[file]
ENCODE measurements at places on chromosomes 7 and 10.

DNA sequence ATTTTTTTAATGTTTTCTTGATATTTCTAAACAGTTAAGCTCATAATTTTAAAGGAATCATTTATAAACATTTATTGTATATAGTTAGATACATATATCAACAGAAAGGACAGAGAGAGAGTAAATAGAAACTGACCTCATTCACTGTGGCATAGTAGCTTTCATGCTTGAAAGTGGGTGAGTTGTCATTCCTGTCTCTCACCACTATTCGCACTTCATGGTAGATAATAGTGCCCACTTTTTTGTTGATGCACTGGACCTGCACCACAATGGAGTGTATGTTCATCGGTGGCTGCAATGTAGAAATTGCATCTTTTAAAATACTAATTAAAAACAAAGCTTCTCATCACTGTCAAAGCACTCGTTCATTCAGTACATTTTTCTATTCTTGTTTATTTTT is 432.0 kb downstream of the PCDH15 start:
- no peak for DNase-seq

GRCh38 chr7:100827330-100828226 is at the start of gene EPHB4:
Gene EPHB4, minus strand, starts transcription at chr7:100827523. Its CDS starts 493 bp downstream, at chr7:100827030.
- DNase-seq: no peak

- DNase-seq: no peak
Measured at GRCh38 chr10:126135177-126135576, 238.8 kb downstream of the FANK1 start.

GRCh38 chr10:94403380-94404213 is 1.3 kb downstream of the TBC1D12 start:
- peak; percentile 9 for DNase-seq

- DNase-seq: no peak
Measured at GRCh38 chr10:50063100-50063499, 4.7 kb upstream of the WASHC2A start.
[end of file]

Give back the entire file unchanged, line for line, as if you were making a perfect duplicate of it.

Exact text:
ENCODE measurements at places on chromosomes 7 and 10.

DNA sequence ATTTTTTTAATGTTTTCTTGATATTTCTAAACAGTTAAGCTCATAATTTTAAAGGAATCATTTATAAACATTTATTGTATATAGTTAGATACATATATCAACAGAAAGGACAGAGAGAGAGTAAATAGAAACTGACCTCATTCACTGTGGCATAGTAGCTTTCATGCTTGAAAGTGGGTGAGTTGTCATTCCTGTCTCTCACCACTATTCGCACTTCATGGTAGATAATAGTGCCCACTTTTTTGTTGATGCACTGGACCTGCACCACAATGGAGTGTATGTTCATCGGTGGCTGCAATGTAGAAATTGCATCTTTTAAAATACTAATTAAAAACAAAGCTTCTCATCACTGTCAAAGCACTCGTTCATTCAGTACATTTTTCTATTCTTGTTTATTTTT is 432.0 kb downstream of the PCDH15 start:
- no peak for DNase-seq

GRCh38 chr7:100827330-100828226 is at the start of gene EPHB4:
Gene EPHB4, minus strand, starts transcription at chr7:100827523. Its CDS starts 493 bp downstream, at chr7:100827030.
- DNase-seq: no peak

- DNase-seq: no peak
Measured at GRCh38 chr10:126135177-126135576, 238.8 kb downstream of the FANK1 start.

GRCh38 chr10:94403380-94404213 is 1.3 kb downstream of the TBC1D12 start:
- peak; percentile 9 for DNase-seq

- DNase-seq: no peak
Measured at GRCh38 chr10:50063100-50063499, 4.7 kb upstream of the WASHC2A start.